Last Updated Aug 7, 2011 7:52 PM EDT
Some of these innovators and their accomplishments are very well known. Apple's Steve Jobs, Walmart's Sam Walton, Costco's James Sinegal, and Facebook's Mark Zuckerberg, to name just a few, have achieved varying degrees of fame (and wealth) for their vision. But more often, innovators and their contributions are not much recognized or acknowledged beyond the industries they've impacted.
But regardless of their renown, innovators and visionaries have had an outsized impact on the American economy. Over the past century our nation has become the richest in the history of the world, due in no small part to the fluidly dynamic and ever-evolving nature of our economy, traits which go hand in hand with innovation.
And then there's the mutual fund industry. The first mutual fund was founded in 1924. Innovative? Of course. The mutual fund granted average investors access to broadly diversified, professionally managed portfolios at a fraction of the cost they would pay even if they had sufficient assets to cobble together a portfolio on their own.
Flash forward some 50 years to Vanguard's John Bogle, who created the world's first index mutual fund. No disputing the innovation there. The index fund allowed investors to eschew the chase for outperformance in exchange for rock-bottom fees and the highest share possible of the stock market's return. Bogle hypothesized -- and experience has borne out -- that such a strategy would allow index investors to earn superior returns over the long-term relative to their active investing peers.
But beyond that, I struggle to identify a significant innovation or visionary from the mutual fund industry. True, investors today can choose from a selection of fund styles and investment strategies that would have boggled the mind of a professional investor from an earlier era. And there's no denying that mutual fund managers have reaped a veritable fortune from this burgeoning investment menu, primarily because there's a direct relationship between an investment's complexity and its cost. But if true innovation is defined as beneficial to the end user or society at large, these "innovations" fail the test. Expensive, speculative, and often untested, the evidence indicates that in the vast majority of cases investors are worse off for having dabbled in these mutual fund innovations.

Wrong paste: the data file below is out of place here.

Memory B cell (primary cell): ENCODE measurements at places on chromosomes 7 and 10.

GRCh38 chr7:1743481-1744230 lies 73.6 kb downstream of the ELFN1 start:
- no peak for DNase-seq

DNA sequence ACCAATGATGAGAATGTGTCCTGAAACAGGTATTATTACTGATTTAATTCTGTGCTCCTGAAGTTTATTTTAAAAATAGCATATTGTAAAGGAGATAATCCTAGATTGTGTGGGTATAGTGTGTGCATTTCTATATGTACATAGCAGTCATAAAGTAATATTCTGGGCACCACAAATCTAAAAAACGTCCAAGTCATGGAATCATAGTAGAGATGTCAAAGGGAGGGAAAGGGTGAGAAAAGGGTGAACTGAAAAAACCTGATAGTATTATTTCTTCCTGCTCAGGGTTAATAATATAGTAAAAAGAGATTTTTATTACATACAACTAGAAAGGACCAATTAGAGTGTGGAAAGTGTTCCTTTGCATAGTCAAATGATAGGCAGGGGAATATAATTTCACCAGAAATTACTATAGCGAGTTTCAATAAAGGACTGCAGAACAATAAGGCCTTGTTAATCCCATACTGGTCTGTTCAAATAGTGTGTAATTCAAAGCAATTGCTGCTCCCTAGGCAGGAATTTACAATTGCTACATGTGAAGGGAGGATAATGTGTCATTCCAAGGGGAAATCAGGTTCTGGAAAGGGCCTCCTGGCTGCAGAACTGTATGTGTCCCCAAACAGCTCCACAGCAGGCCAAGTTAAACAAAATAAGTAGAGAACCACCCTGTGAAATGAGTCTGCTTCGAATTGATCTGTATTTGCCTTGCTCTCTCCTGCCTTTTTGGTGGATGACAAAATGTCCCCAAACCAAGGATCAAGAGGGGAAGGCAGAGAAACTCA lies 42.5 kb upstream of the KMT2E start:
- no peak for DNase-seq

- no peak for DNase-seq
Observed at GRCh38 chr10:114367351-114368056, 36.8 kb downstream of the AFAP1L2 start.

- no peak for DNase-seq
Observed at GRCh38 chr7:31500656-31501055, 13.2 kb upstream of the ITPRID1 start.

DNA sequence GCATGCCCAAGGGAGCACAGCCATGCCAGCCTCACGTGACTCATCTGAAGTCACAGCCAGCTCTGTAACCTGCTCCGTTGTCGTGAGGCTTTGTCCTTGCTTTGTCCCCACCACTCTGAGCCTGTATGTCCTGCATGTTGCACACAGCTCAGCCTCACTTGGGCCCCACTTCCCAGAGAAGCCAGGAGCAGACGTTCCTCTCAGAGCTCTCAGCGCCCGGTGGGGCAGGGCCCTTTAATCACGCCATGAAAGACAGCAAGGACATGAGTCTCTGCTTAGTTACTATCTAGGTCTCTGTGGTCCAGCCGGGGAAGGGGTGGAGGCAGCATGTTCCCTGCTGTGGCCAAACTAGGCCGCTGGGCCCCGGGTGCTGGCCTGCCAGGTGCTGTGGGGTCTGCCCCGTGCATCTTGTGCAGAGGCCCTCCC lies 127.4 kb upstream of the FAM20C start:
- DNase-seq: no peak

Given that background, you might imagine my surprise when I saw an article last week heralding a gala that would salute 60 of the fund industry's visionaries. My first reaction was to wonder where on earth they would come up with 60. My reaction upon reading the list was that it might better be defined as men -- and they're almost entirely men -- who made a fortune in the fund industry.
Yes, the list includes the likes of Bogle, Morningstar's Joe Mansueto, DFA's David Booth and PIMCO's Bill Gross, all of whom have genuinely had a positive impact on the mutual fund industry and its investors.
But the list is dominated by people whose vision is less clear. Take BlackRock's Larry Fink, for instance. Fink engineered BlackRock's purchase of Barclays Global Investors. Acquiring Barclays and its iShares unit immediately made BlackRock the largest player in the rapidly growing ETF industry. While such an acquisition doubtless required a number of things (money and confidence, for instance) I don't think I'd put vision very high on that list.
Another honoree is longtime Invesco director Bruce Crockett. While there's no denying Crockett's long involvement in the mutual fund industry, there's little evidence, as I noted in a post I wrote last year on Crockett, that his service has been marked by a great deal of vision.
Finally, Reserve Management founder and CEO Bruce Bent is on the list, which says just about all you need to know about how hard it is to find a true visionary in the mutual fund industry.
In one sense, Bent's bona fides are better that almost anyone on the list, thanks to his creation of the world's first money market fund in 1970 -- doubtless a true innovation. But more recently, Bent and his firm presided over the industry's highest profile money fund collapse, when the collapse of Lehman Brothers caused that first money market fund to break the buck. In 2009 the SEC charged Bent and his son with securities fraud, alleging that they lied to investors by engaging in "a systematic campaign to deceive the investing public" about the stability of the fund.
So while it's true that Bent made a contribution to the industry, those contributions are accompanied by a rather large black cloud, not to mention a shattered reputation.
Yet despite lugging that considerable baggage around, Bent is lauded because he "helped to create the foundation of the [mutual fund] industry, [having] led and protected it in the past quarter-century."
I guess when you're searching for visionaries to honor in the mutual fund industry, two outta three ain't bad.
What's ironic is that investors have benefited immensely from the relatively few innovations in the mutual fund industry -- the creation of funds in general so many years ago, followed by money market funds, index funds, and even ETFs in the more recent era. Is there yet another innovation out there waiting to be discovered by a brilliant visionary, one that benefits not just the visionary's firm but their clients as well?
It's hard to believe that there's not, simply because there's so much about the mutual fund industry that is just begging to be improved upon. So for investors' sake, let's hope that the next time a list like this is complied, it includes many more individuals who had a true positive impact on mutual fund investors at large, and far fewer lifers who did little more than create their own personal fortune.
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